Free for All (Paperback)
Fixing School Food in America (California Studies in Food and Culture #28)
University of California Press, 9780520269880, 368pp.
Publication Date: January 4, 2010
Other Editions of This Title:
* Individual store prices may vary.
How did our children end up eating nachos, pizza, and Tater Tots for lunch? Taking us on an eye-opening journey into the nation's school kitchens, this superbly researched book is the first to provide a comprehensive assessment of school food in the United States. Janet Poppendieck explores the deep politics of food provision from multiple perspectives--history, policy, nutrition, environmental sustainability, taste, and more. How did we get into the absurd situation in which nutritionally regulated meals compete with fast food items and snack foods loaded with sugar, salt, and fat? What is the nutritional profile of the federal meals? How well are they reaching students who need them? Opening a window onto our culture as a whole, Poppendieck reveals the forces--the financial troubles of schools, the commercialization of childhood, the reliance on market models--that are determining how lunch is served. She concludes with a sweeping vision for change: fresh, healthy food for all children as a regular part of their school day.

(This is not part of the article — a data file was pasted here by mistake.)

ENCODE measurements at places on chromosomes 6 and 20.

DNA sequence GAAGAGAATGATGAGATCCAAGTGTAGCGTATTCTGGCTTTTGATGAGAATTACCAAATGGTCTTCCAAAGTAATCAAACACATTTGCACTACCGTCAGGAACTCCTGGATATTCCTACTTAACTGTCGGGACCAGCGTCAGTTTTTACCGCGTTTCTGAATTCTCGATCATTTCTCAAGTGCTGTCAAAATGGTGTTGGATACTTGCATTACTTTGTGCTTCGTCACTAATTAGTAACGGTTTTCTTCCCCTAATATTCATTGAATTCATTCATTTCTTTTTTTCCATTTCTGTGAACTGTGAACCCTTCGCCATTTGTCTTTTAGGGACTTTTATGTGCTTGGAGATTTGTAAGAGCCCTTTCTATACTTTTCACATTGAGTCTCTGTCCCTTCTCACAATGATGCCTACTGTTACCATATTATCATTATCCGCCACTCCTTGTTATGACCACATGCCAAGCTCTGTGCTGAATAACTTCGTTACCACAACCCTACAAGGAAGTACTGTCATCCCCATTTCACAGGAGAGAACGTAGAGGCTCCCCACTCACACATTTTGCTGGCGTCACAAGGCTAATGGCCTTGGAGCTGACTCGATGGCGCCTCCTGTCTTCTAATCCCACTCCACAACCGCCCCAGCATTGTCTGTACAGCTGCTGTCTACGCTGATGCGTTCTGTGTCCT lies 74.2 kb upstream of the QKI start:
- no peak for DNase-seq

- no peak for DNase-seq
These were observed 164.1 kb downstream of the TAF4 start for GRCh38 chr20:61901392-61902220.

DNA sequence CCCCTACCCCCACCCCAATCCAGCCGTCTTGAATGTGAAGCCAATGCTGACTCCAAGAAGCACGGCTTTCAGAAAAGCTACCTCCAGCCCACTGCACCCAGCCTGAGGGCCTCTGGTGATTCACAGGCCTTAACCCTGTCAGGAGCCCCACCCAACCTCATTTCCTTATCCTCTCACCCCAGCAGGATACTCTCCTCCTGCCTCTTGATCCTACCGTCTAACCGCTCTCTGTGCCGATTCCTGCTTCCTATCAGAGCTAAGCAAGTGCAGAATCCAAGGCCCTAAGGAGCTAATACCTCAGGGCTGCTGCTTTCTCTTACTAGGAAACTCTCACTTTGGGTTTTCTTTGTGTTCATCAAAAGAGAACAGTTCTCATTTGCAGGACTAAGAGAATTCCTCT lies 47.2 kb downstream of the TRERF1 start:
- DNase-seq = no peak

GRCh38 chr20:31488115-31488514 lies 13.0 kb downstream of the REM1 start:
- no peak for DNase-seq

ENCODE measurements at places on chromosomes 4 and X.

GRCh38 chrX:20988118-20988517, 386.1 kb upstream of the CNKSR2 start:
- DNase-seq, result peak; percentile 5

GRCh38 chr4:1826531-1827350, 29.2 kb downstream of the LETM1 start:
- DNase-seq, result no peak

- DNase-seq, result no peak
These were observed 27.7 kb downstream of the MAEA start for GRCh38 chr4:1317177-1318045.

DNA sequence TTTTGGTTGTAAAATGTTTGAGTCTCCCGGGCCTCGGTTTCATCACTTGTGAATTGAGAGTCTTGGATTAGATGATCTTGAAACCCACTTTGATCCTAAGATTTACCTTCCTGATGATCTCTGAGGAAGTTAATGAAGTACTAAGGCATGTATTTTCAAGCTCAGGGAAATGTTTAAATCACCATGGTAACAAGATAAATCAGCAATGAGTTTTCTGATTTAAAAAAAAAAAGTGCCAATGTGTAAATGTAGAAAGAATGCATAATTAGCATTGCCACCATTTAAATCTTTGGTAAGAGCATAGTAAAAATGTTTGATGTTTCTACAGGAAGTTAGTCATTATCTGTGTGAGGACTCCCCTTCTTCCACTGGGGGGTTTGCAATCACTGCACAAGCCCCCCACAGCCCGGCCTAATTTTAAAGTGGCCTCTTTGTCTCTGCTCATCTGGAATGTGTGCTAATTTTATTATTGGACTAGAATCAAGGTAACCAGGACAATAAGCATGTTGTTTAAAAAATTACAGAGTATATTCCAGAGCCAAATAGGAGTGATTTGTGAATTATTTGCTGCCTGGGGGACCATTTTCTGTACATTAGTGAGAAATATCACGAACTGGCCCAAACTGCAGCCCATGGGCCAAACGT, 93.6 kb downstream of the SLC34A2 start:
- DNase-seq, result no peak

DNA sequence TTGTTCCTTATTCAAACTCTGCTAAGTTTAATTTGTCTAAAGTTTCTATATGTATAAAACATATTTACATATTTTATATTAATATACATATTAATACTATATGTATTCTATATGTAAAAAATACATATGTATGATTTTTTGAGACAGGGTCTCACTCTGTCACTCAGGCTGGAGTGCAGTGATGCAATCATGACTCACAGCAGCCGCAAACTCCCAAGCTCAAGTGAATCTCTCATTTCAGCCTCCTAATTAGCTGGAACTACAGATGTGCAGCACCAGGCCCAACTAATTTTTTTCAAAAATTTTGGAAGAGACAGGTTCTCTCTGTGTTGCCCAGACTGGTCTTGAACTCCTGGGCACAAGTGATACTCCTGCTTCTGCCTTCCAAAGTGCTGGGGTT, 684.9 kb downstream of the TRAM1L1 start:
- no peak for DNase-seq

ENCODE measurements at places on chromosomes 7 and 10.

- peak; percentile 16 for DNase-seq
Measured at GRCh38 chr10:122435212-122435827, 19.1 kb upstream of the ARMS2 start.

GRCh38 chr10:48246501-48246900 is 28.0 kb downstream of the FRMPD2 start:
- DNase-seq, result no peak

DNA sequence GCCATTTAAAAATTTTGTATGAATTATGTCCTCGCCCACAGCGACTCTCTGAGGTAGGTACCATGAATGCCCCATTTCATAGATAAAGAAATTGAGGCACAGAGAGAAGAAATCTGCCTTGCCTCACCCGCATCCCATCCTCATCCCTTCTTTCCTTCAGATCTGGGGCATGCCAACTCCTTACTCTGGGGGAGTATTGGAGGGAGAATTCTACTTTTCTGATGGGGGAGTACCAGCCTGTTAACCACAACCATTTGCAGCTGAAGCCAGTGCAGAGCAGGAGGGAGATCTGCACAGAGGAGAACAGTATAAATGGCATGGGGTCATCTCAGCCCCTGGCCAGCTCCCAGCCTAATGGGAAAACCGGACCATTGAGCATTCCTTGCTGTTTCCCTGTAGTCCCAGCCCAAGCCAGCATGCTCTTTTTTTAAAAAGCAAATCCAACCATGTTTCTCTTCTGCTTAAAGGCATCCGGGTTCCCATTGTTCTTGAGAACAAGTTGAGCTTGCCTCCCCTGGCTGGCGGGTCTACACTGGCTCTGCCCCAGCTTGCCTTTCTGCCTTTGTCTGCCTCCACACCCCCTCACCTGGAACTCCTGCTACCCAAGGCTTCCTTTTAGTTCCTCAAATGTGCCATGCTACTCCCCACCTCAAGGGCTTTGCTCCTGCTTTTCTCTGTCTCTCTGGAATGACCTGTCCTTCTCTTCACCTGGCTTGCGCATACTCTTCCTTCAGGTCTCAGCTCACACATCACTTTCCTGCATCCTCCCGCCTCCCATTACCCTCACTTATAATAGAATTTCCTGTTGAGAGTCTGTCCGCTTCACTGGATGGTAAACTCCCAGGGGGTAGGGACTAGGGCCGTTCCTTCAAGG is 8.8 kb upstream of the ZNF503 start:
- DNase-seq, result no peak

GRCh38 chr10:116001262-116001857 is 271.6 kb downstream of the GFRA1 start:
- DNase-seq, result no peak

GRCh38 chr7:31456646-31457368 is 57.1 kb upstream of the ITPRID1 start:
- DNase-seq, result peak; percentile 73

About the Author
Janet Poppendieck is Professor of Sociology at Hunter College, City University of New York. She is the author of Sweet Charity? Emergency Food and the End of Entitlement and Breadlines Knee Deep in Wheat: Food Assistance in the Great Depression.
Praise For Free for All: Fixing School Food in America (California Studies in Food and Culture #28)…
“Meticulously researched, patiently explicated, potentially groundbreaking. . . . Should be required reading for everyone who eats food, buys food, has kids, or cares about nutrition.”
“Sophisticated and nuanced.”
— Michael O’Donnell
“[An] excellent, informative book. . . . Poppendieck’s research is extensive and meaningful.”
— Lisa Sasson
“A masterful work of public sociology that is likely to play an important role.”
— Heather Sullivan-Caitlin